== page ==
James Poole reflection

The Return of The Man Who Fell To Earth

The Next Day

Welcome back, Dave. In a year with some pretty great releases in the first quarter alone, it’s perhaps to be expected that the lead singer out of Tin Machine would more than hold his own.

Let’s strip back, past the hullaballoo (I’ve never used that word before, but it feels completely justified), past the column inches of celebrities and critics alike to stating why the return of David Bowie is ‘important’ (though, I’ll add a few on that below), and past the PR-baiting release of new material. Let’s just talk first of all about the music itself.

‘The Next Day’ is a stunning album. It’s a continuation of a theme – David Bowie always sounds like David Bowie, even when he’s conjuring up new tricks. There’s a common DNA. There’s a ‘feel’ that’s always right for the period in which the music is released. That’s not to say that Bowie is an imitator – it’s more that his chameleonic charms merely find new ways of expressing themselves as the times pass. Bowie charts his own course – rarely getting a step out of place. Lead single ‘Where Are We Now?’ pointed towards an album of melancholy – an album of plaintive reflection over entering a new phase in life. In reality, it should have been a pointer towards an album of beauty, an album where the Bowie DNA is merely tweaked for 2013. This isn’t the stuff of introspection – this is a continuation of a theme. ‘The Next Day’ has echoes of ‘Scary Monsters’, ‘Heathen’ and even ‘Black Tie, White Noise’. ‘TVC-15’, ‘Oh! You Pretty Things’, and yes – ‘Heroes’ – they’d all sound out of place only by virtue of their age. Their familiarity.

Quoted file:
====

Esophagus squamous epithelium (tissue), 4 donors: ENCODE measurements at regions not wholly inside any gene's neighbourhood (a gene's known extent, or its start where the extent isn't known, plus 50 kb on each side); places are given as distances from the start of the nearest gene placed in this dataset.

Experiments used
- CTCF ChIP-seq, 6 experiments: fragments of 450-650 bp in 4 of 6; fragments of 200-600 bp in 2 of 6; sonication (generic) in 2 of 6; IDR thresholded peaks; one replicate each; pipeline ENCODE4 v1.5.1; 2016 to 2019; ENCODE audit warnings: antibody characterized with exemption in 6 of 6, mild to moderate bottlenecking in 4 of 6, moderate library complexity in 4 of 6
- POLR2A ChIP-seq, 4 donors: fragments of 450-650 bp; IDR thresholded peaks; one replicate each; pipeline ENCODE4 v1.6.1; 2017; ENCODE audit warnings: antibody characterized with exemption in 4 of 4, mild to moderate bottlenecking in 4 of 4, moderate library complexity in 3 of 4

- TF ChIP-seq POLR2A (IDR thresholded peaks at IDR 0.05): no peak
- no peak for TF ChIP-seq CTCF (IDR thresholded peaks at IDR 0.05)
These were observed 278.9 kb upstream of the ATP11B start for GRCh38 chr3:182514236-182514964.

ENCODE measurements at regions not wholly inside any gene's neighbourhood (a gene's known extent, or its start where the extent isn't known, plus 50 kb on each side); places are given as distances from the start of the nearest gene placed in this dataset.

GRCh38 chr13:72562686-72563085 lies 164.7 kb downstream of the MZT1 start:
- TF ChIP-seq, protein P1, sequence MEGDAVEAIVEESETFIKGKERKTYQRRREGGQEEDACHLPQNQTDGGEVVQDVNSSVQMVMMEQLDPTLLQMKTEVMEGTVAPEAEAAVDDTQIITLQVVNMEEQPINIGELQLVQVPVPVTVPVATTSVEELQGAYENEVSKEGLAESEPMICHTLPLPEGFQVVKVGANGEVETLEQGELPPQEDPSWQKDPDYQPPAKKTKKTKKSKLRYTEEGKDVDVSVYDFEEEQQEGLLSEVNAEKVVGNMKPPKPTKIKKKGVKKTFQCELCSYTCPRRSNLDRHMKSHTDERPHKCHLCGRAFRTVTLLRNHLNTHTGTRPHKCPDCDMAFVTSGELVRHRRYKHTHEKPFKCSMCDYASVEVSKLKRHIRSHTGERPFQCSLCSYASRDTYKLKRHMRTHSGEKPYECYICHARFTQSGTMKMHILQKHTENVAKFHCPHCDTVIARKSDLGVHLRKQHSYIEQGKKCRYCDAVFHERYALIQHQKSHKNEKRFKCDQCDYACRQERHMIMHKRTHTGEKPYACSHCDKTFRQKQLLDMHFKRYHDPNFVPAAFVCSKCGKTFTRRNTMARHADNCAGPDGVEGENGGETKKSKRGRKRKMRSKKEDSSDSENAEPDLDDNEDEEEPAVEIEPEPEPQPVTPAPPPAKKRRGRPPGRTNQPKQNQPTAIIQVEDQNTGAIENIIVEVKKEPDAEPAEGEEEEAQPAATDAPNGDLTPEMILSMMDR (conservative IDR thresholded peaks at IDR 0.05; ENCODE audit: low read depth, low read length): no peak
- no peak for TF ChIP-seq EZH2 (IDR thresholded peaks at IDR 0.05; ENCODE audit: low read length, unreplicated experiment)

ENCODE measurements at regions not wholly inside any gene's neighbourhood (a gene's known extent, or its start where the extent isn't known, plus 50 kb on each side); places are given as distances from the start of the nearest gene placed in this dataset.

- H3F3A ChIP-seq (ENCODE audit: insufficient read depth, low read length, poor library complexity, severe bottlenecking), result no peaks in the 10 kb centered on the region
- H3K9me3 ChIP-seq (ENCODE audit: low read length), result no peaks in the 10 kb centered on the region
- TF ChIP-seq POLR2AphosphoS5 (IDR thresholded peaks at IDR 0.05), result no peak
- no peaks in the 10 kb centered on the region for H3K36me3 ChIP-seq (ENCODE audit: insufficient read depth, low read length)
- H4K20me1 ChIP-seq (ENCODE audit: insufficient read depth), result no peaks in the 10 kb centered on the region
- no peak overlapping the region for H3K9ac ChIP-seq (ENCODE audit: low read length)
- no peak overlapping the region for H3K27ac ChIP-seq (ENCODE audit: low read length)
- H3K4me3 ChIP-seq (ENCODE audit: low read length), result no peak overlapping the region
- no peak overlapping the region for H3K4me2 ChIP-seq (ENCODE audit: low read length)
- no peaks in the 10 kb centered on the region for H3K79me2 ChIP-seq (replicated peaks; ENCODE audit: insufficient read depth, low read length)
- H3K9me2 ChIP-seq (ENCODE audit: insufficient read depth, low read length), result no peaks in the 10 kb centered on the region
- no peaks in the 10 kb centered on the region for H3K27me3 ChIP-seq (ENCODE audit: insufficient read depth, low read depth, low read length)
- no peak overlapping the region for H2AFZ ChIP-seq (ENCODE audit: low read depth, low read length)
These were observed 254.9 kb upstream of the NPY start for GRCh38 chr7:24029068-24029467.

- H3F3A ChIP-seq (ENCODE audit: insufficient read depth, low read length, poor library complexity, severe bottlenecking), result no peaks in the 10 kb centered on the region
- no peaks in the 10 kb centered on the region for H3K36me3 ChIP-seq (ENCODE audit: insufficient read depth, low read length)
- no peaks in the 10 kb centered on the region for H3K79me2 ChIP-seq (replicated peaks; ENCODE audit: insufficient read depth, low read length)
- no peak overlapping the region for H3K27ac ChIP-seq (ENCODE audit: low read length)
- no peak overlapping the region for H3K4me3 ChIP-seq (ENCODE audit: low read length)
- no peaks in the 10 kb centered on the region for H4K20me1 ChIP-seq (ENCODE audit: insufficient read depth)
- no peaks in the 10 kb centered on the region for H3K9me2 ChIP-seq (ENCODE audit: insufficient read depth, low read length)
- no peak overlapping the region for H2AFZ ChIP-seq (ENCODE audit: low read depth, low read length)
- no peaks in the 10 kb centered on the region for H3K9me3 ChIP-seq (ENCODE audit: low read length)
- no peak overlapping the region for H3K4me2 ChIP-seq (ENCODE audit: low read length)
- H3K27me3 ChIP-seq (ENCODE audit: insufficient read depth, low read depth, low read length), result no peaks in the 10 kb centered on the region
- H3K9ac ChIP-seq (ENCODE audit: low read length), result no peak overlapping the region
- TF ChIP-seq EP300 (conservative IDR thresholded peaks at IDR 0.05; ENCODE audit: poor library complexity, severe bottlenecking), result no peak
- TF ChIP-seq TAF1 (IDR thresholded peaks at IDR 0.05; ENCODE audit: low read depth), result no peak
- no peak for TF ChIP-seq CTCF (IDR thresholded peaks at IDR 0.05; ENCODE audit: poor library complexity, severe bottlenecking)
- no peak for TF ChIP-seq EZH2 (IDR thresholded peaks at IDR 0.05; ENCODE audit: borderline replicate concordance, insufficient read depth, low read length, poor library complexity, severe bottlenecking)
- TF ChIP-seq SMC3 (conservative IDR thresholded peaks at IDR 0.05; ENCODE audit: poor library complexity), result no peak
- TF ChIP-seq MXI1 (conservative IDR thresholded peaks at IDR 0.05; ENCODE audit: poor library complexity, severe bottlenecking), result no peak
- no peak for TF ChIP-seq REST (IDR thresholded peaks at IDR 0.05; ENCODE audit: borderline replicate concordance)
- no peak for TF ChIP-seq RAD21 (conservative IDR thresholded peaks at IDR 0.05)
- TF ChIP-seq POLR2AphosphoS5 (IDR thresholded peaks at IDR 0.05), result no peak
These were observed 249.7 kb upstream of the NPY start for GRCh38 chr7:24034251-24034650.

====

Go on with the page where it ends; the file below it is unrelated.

I read many views on ‘Where Are We Now?’ – Twitter was rife with people expressing either boredom or complete excitement on the day that it emerged into the world, as a fully-formed event. I truly find it hard to understand anything but complete admiration for the song. It’s wonderous. And, it’s yet another timely example that David Bowie is first and foremost an outstanding songwriter. Just consider that his recording career has spanned over 40 years. And, add to that the fact that he’s averaged a new album every couple of years. Over this length of career, how many other artists would still have anything to say? Moreover, how many would be able to pull something together that would be relevant?

It’s interesting to me that the ‘hullaballoo’ regarding Bowie’s return appears to be louder in the UK than in the US. This could be related to the V&A exhibition, charting his unique impact on music in the late 20th Century and beyond. It could be that there was feverish anticipation last year regarding a potential return to live performance during the Olympic closing ceremony (topping the event off with Bowie singing ‘Heroes’ would likely have led to spontaneous call for Bowie to sidestep a Knighthood, and go for complete succession to the Monarchy – ‘Bowie Day’ being introduced as a new national holiday). It could just be that people in the UK are ready to move past the nostalgia of seeing the likes of Paul McCartney or The Who re-live history. There may be a genuine thirst for new, exciting music from someone with a track-record of pushing himself, of looking forward, of innovating… regardless of his age. The national pride, piqued so effectively last year during a summer which will never be forgotten, needs to find a new outlet – and David Bowie helps to provide it.

And so, as BBC 6 Music adds to the Bowie-momentum and takes an Easter weekend to celebrate His return, I wanted to at least add my voice. It’s great to have you back, Mr Bowie. Honestly, you can do whatever the hell you want to. As far as I’m concerned, it’ll be about as vital as music gets.